How It Works

Below is a step-by-step guide to our treatment process.

This process is used for all learning environments: home, school, and within our therapy rooms. 

1.  Information & Intake

  • Meeting #1 - We give families an explanation of our services, and ask a few preliminary questions about their child. If they are interested, we present our therapy options.

  • Meeting #2 - The family settles on a package option, including home and/or school settings, and who will act as interventionist/aide. More information is given, and intake begins:

    • We ask the family some information about themselves and their child

    • We present treatment contracts to sign and go over policies

    • We conduct a developmental test to help create learning goals. This may take multiple meetings.

  • Meeting #3

    • Scores of the development test are given​

    • A formal observation of the child is carried out

    • Together, the clinician and the family put together a list of learning goals for their child, which will include both present and future goals.

2. Acquiring an Interventionist

3. Behaviors assessments, observations, staff meetings

2. An interventionist must be hired, who will be trained and supervised by the BCBA clinician to conduct daily therapy or act as an aide in school. Families have two options:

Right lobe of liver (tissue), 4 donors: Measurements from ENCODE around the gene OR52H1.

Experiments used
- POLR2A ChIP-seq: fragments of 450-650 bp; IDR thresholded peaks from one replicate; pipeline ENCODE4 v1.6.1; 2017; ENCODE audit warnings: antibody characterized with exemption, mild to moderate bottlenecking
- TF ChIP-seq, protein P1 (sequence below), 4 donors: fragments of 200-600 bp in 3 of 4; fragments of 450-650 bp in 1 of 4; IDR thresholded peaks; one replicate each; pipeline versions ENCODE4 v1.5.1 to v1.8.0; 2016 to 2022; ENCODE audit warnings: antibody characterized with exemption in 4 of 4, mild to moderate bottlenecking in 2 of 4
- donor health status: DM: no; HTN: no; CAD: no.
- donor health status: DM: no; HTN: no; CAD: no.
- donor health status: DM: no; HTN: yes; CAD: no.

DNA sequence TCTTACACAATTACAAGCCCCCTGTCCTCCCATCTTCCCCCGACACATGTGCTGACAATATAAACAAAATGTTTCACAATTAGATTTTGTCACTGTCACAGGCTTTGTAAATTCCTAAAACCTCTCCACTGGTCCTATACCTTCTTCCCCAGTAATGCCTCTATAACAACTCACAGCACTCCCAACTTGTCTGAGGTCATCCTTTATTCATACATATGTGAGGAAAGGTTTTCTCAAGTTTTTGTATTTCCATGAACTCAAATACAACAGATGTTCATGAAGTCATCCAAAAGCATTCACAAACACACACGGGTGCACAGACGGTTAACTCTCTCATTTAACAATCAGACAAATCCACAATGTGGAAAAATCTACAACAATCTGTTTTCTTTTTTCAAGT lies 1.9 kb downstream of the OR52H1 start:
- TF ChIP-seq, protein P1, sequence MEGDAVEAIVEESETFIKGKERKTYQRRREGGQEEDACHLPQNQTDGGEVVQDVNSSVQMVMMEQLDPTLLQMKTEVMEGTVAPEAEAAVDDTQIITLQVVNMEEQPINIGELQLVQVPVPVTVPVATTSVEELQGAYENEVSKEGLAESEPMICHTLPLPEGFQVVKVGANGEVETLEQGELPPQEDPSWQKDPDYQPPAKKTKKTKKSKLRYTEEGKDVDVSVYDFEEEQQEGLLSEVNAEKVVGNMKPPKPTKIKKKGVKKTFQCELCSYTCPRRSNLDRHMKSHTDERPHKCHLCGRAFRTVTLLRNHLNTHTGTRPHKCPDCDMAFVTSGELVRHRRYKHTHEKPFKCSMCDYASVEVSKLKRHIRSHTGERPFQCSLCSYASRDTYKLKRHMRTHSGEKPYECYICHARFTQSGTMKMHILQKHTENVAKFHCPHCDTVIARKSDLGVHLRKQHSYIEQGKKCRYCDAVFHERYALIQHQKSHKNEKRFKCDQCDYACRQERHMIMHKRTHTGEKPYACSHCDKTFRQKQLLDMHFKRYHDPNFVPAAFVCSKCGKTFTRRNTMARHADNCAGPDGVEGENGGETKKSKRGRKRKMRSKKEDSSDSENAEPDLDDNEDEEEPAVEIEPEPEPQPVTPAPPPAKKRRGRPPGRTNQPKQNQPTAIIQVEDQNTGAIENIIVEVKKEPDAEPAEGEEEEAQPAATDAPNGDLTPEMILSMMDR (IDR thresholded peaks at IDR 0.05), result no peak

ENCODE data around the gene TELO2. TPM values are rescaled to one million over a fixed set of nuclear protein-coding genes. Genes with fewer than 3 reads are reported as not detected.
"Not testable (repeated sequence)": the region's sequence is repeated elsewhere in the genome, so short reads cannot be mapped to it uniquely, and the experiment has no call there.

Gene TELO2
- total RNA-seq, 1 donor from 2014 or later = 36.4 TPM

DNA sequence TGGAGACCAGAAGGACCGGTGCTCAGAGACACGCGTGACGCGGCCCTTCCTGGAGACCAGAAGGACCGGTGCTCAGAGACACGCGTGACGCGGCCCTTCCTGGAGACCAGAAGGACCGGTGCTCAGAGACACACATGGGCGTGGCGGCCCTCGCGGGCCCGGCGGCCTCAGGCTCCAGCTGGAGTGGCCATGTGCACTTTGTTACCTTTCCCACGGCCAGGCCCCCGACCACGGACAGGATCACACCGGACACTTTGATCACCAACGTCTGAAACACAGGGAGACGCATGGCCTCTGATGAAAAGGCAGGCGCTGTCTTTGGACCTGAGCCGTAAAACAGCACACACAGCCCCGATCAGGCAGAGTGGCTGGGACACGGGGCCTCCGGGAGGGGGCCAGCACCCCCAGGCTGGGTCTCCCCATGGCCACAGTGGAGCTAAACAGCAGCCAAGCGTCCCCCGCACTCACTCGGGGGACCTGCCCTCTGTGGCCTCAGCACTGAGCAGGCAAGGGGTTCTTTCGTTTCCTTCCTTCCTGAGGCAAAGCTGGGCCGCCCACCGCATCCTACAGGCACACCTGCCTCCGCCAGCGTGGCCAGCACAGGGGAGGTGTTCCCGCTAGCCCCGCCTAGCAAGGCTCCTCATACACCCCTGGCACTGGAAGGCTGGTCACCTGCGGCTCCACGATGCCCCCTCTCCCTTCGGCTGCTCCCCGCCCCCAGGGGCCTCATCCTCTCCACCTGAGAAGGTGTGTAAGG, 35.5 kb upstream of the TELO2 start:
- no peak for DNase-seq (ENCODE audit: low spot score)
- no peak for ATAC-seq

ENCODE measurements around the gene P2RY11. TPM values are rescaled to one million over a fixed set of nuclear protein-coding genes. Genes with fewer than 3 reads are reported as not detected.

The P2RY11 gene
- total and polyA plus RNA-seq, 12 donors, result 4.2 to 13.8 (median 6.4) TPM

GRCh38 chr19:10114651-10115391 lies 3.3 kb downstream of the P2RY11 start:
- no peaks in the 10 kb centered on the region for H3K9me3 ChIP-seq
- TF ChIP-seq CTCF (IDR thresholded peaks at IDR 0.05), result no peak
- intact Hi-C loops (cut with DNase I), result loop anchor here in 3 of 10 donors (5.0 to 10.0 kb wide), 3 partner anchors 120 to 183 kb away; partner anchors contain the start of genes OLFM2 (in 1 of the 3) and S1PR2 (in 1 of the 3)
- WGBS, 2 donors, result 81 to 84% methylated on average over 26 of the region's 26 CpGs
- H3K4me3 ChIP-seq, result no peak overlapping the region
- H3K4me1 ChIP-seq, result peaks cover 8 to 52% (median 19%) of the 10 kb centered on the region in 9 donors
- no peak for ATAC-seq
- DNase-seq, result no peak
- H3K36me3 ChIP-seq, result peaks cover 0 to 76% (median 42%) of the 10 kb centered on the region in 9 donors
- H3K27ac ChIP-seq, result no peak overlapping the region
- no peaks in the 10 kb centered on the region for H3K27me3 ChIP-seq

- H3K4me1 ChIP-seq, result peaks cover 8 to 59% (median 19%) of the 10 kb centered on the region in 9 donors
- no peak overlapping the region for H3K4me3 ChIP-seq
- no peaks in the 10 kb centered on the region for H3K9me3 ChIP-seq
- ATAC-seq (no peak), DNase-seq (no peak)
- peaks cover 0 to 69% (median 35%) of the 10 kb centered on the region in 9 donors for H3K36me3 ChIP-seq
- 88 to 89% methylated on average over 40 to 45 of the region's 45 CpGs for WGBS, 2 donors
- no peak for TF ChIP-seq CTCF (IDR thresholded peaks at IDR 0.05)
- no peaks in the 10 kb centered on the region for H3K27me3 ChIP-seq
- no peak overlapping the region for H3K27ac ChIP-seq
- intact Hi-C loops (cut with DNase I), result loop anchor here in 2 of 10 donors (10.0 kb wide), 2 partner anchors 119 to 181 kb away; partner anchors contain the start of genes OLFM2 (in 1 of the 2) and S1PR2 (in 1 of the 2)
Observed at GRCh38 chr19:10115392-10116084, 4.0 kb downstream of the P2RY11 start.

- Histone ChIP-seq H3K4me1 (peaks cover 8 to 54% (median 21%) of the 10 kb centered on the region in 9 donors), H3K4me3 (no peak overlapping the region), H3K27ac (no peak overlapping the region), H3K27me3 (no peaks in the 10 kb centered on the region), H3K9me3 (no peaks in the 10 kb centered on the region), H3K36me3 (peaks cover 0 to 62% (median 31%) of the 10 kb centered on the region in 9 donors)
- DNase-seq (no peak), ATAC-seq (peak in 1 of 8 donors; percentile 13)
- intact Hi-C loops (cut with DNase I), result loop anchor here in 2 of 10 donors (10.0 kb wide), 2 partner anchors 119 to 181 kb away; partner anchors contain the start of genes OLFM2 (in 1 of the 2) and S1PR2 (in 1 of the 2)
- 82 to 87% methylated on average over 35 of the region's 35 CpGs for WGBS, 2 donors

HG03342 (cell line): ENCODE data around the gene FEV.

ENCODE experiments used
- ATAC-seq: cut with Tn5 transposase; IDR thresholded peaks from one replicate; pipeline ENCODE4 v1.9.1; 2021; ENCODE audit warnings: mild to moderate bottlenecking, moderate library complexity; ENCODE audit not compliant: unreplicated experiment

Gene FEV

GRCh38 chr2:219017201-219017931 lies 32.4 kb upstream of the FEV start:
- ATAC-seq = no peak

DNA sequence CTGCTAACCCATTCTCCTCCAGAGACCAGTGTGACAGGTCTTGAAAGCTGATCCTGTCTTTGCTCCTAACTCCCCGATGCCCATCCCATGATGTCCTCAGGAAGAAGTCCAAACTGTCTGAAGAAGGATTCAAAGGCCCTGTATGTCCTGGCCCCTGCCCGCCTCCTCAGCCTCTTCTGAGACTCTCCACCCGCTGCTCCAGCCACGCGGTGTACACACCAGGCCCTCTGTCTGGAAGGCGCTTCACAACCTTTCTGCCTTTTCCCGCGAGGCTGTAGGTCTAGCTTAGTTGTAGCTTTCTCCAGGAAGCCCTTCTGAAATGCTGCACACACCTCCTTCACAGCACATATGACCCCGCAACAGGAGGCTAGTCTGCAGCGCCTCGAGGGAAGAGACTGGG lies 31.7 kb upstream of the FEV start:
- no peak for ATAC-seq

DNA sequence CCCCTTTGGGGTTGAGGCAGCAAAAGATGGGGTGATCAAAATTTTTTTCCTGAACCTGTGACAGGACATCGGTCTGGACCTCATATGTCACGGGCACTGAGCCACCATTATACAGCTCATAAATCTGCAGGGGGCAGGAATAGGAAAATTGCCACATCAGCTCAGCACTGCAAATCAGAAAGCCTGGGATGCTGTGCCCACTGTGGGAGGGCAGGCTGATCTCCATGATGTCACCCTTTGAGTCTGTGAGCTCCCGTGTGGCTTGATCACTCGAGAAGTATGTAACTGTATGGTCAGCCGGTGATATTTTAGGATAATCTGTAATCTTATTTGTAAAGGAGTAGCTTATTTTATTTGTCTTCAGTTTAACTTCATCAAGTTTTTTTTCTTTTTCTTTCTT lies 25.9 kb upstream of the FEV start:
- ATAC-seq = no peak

• The family finds and hires an interventionist themselves (this can even be a family member!). We can train anyone, though we prefer to train individuals who have some experience playing and spending time with children with mental disabilities.

  • The clinician finds and hires the interventionist. We also occasionally have experienced interventionists who are available. The interventionist's salary will be added on to the family's total bill for this option.

3. Meanwhile, the clinician will begin to observe the child in their environment(s), play with them, and learn about their likes, dislikes, strengths, and further needs. Meetings may need to occur with teachers and school staff if school support is needed. If some behaviors need to be reduced (such as aggression or disruptions at school), a functional assessment will be carried out during separate appointments.

4. Interventionist Training

  • The family receives a full Intervention Plan from the clinician, including the recommended intensity.

  • Therapy/school support begins. Interventionist training occurs on the job and is usually complete within 4 weeks.

5. Regular Therapy & Parent Services

  • The child receives therapy and support at the agreed schedule.

  • The Interventionist receives weekly supervision from the clinician.

  • Regular family meetings are carried out for consultation, updates, and ABA training.

  • Families receive a full treatment progress report and updated plan every 3-6 months.

  • Developmental and intervention assessments are conducted every 6 months.

© August 2020